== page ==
Image of courtesy of NASA.
Every week we see more stories of the progress of advanced energy, and this week is certainly no exception. From the biggest purchase of advanced energy ever by the federal government to the first American offshore wind farm, advanced energy is marching on. Some of this week’s advanced energy headline writers seem to know Halloween is coming, but here’s the thing: It will take a little more than zombie power generation, energy storage bloodbath, or eldritch wind projects from the watery deep to scare us.
First, from Chris Mooney at The Washington Post, we have a story of advanced energy supporting the troops. This week, the federal government put into service its largest installation of advanced energy to date: a 150 MW solar array located in the Arizona desert. The electricity generated there will help power military installations in southern California, providing approximately one-third of electricity needs at 14 facilities, including the Marines’ Camp Pendleton and the San Diego naval base.
“Today we’re going to throw a switch and start getting those electrons flowing to our 14 bases,” said Dennis McGinn, assistant secretary of the Navy for energy, installations, and environment, speaking at Mesquite 3’s opening ceremony. “It’s going to be reliable, it’s going to be cheaper than what we’re paying for brown power, and it just diversifies our energy sources for these bases.”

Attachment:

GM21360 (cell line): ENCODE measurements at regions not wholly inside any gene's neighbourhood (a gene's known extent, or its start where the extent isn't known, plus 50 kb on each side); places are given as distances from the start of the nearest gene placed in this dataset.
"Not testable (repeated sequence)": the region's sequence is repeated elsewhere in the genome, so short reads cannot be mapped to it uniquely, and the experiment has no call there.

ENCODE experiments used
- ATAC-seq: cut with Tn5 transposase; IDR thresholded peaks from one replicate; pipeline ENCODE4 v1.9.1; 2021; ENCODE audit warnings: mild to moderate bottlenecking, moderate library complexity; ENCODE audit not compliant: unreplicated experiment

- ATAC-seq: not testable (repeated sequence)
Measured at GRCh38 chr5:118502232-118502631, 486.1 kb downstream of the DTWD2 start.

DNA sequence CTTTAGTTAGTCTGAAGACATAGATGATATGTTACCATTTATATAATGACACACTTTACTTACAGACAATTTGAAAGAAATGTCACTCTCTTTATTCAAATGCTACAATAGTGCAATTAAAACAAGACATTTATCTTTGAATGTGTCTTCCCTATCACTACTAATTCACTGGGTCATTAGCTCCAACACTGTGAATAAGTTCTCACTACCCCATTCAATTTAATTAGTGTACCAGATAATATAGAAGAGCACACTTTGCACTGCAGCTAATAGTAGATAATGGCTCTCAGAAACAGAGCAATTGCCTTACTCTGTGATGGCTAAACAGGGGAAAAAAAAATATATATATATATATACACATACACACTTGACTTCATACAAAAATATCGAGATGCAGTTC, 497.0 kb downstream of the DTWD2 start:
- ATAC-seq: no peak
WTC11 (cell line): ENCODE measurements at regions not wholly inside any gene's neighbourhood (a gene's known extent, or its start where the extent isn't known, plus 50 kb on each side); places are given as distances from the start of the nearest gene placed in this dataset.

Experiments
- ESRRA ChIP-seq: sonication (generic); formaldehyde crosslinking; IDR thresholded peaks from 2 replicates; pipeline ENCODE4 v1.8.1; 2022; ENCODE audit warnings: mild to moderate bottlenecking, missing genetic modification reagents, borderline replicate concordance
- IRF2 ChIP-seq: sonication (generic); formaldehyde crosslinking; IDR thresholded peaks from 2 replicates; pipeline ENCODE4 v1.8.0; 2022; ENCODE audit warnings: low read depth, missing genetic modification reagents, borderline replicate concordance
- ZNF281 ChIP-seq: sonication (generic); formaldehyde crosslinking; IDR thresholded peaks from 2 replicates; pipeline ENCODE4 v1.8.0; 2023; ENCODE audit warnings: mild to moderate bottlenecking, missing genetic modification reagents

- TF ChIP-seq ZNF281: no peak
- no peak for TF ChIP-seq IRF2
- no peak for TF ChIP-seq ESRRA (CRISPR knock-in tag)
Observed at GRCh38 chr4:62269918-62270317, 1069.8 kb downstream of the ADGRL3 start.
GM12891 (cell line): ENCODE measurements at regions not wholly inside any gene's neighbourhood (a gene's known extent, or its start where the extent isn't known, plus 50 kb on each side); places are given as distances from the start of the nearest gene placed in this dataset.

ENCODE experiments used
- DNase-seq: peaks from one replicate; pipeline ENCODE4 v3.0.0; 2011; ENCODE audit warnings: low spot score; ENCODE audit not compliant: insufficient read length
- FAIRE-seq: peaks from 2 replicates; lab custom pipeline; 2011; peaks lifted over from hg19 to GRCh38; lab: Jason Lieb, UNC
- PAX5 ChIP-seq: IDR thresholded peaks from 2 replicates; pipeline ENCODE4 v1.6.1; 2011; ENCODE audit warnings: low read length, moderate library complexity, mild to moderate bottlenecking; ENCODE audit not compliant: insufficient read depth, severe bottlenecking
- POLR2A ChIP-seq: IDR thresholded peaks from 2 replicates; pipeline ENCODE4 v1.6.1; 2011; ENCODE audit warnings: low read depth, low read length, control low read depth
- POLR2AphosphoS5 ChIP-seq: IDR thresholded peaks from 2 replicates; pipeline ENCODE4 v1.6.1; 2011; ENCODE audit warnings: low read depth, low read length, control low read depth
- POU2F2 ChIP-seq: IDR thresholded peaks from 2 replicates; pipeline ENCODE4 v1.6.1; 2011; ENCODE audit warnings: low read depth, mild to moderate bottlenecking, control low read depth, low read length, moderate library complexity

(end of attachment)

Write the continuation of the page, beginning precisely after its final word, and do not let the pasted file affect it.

The Navy has long been a leader in advanced energy. In 2015, the Navy entered into the 25-year PPA agreement to develop the Mesquite 3 installation, and it has long been a major investor in biofuel technologies. In 2013, Ray Mabus, Secretary of the Navy, wrote in Foreign Policy about the national security implications of advanced energy.
Meanwhile, in the actual ocean, the United States is preparing for the first-ever offshore wind installation. The five wind turbines at Block Island Wind Farm have been erected, tested, and are (finally) officially going online later this month. Jeremy Hsu, writing in Scientific American this week, explains why the excitement is paired with weariness among offshore wind advocates, which have seen previous projects fall victim to financing challenges and competition from lower-cost natural gas generation. “There is a graveyard of U.S. offshore wind projects that have died after failing to secure a contract for the purchase of its electricity,” said Alex Morgan, a wind energy analyst at Bloomberg New Energy Finance.
But Katie Fehrenbacher, writing for Fortune, says this first American offshore wind farm is a big deal, in part because, as the subhead reads, “wind energy is getting really, really cheap.” Over the past six years, she writes, the price of onshore wind-generated electricity has “plummeted” and, while offshore wind farms are still significantly more expensive, they are all the more attractive for states without vast open plains but plenty of open coast. States like Li’l Rhody.
Just check out this graph comparing the relative cost of generation from a variety of sources: